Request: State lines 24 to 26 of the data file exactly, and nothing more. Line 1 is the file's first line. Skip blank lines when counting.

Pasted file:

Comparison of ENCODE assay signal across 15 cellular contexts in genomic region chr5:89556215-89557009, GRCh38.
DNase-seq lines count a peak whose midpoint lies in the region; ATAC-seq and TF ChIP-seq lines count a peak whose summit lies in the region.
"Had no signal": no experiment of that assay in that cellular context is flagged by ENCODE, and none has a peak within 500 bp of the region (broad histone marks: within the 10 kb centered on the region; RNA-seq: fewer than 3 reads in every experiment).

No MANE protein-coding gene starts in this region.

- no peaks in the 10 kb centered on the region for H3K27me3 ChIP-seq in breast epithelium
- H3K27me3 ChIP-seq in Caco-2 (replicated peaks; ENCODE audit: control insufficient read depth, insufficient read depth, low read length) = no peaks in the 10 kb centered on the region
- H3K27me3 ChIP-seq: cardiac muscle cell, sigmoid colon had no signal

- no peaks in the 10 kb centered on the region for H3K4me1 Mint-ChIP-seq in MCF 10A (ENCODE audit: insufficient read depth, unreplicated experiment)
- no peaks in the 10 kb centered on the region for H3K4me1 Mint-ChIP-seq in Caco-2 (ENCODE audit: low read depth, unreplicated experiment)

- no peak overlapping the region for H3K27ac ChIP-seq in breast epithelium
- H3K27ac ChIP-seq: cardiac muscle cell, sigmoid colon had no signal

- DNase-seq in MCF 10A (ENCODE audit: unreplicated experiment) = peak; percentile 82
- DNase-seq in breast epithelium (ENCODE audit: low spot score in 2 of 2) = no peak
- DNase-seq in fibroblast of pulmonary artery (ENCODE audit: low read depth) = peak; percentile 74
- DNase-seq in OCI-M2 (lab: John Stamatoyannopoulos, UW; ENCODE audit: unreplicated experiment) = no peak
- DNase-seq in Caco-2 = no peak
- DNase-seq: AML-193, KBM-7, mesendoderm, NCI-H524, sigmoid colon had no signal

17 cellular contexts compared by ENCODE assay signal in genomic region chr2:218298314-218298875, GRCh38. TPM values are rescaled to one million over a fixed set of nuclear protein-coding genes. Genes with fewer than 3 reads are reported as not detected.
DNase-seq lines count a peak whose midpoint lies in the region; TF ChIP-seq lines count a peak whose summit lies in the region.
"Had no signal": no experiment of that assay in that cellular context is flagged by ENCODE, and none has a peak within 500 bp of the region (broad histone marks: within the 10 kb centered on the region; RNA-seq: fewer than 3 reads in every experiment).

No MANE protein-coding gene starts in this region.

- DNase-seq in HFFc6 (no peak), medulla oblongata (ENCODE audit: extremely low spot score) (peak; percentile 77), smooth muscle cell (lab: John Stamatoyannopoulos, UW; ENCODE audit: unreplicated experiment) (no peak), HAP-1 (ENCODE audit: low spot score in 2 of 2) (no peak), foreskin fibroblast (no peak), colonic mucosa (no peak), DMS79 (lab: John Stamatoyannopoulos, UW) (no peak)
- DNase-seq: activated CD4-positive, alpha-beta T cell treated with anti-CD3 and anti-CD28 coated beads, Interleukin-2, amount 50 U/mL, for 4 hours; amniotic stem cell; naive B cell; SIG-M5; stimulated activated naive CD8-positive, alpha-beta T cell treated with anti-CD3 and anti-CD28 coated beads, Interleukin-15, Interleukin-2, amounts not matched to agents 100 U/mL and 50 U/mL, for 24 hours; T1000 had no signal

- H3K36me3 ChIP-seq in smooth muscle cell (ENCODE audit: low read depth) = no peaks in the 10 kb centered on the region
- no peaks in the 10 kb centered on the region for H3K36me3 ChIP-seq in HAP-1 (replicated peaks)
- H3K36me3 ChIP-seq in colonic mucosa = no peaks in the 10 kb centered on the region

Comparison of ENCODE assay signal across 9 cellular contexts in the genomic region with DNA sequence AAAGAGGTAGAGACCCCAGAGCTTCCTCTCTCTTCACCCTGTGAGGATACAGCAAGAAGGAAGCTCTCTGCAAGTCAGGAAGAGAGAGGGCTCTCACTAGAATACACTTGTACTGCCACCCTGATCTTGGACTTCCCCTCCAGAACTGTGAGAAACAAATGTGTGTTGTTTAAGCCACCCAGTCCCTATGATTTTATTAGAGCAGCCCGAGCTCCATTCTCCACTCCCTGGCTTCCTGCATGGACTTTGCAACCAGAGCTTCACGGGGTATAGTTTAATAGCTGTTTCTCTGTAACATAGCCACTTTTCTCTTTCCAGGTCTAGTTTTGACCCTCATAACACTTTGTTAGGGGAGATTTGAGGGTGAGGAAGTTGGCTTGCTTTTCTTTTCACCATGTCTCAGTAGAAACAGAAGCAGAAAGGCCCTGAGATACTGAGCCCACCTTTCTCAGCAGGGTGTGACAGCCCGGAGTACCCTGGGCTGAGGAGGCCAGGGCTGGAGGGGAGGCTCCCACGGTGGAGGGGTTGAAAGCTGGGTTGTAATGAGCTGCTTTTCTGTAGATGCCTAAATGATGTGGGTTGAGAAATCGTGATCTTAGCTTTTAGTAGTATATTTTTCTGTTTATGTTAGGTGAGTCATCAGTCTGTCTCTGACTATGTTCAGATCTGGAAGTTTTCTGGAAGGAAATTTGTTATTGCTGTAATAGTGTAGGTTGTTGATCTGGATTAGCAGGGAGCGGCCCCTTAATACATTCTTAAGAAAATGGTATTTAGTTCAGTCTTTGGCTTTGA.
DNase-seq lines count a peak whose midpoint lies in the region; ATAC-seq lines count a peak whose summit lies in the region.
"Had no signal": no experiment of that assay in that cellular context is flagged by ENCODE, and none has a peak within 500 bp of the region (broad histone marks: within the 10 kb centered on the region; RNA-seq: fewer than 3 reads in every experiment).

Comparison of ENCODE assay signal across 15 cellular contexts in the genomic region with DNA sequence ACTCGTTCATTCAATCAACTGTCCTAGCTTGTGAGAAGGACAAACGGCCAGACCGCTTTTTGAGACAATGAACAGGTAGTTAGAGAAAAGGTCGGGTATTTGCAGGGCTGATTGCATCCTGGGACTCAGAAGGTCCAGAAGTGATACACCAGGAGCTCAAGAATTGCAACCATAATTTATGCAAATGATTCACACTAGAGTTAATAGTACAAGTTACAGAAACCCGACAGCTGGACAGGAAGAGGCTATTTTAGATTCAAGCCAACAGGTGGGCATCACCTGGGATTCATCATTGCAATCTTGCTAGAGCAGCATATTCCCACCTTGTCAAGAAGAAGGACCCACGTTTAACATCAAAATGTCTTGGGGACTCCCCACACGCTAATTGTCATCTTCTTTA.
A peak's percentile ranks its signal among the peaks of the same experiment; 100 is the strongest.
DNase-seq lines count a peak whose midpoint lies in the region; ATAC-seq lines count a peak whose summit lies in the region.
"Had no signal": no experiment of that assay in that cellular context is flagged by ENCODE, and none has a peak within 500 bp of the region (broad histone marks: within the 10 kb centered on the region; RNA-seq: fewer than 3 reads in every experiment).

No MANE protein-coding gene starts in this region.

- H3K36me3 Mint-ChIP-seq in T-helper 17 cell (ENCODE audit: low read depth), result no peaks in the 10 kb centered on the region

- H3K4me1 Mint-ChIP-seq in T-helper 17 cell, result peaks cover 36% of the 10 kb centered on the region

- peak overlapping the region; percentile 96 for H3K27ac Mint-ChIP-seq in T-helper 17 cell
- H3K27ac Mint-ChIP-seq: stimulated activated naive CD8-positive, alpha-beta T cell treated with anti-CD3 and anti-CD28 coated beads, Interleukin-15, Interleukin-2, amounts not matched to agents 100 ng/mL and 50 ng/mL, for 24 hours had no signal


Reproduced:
- H3K36me3 ChIP-seq in smooth muscle cell (ENCODE audit: low read depth) = no peaks in the 10 kb centered on the region
- no peaks in the 10 kb centered on the region for H3K36me3 ChIP-seq in HAP-1 (replicated peaks)
- H3K36me3 ChIP-seq in colonic mucosa = no peaks in the 10 kb centered on the region